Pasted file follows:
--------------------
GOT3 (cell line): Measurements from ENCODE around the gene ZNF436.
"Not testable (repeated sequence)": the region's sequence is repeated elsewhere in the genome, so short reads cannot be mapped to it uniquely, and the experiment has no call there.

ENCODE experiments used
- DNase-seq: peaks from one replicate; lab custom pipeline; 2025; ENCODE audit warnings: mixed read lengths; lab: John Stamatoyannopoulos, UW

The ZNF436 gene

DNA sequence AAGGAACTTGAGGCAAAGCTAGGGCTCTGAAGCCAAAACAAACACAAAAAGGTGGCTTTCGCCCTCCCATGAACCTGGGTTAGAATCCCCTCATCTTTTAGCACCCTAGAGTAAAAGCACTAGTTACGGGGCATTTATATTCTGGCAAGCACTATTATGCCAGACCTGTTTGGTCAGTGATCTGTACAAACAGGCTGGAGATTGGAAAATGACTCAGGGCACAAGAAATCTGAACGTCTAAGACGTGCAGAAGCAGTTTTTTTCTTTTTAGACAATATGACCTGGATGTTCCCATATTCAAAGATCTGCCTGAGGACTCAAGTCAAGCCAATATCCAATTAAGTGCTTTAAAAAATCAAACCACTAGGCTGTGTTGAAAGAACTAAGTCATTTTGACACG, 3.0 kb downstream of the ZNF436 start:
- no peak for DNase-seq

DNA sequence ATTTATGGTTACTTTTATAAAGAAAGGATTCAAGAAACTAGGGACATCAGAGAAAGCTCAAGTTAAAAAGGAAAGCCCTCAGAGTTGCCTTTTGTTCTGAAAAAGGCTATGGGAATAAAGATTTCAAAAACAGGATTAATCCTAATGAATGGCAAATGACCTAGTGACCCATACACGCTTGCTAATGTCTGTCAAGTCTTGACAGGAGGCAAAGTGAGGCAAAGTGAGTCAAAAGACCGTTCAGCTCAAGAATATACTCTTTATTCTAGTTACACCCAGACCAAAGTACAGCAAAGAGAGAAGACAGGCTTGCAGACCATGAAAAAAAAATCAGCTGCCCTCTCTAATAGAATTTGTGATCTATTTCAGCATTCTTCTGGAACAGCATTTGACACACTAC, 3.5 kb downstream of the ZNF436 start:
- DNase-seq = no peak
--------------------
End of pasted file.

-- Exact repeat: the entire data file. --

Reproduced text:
GOT3 (cell line): Measurements from ENCODE around the gene ZNF436.
"Not testable (repeated sequence)": the region's sequence is repeated elsewhere in the genome, so short reads cannot be mapped to it uniquely, and the experiment has no call there.

ENCODE experiments used
- DNase-seq: peaks from one replicate; lab custom pipeline; 2025; ENCODE audit warnings: mixed read lengths; lab: John Stamatoyannopoulos, UW

The ZNF436 gene

DNA sequence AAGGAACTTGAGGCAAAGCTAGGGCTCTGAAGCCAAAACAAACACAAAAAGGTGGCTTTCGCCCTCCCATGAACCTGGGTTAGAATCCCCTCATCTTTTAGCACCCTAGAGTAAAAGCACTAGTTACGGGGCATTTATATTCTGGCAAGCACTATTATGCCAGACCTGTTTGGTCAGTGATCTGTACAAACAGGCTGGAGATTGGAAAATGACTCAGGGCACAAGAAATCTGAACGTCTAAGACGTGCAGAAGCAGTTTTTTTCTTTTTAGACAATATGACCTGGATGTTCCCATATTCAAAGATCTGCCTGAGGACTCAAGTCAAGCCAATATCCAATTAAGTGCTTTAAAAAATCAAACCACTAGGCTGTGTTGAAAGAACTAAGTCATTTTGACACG, 3.0 kb downstream of the ZNF436 start:
- no peak for DNase-seq

DNA sequence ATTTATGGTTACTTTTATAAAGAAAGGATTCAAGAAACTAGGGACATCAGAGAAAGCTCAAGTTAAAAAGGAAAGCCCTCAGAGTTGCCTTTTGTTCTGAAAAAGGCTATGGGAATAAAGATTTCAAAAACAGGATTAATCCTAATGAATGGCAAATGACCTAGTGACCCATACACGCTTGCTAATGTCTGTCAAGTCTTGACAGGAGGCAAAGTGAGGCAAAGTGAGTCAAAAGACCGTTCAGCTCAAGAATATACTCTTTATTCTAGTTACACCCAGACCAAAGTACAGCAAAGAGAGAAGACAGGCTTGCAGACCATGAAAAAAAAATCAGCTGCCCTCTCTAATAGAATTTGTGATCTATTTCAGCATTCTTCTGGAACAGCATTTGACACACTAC, 3.5 kb downstream of the ZNF436 start:
- DNase-seq = no peak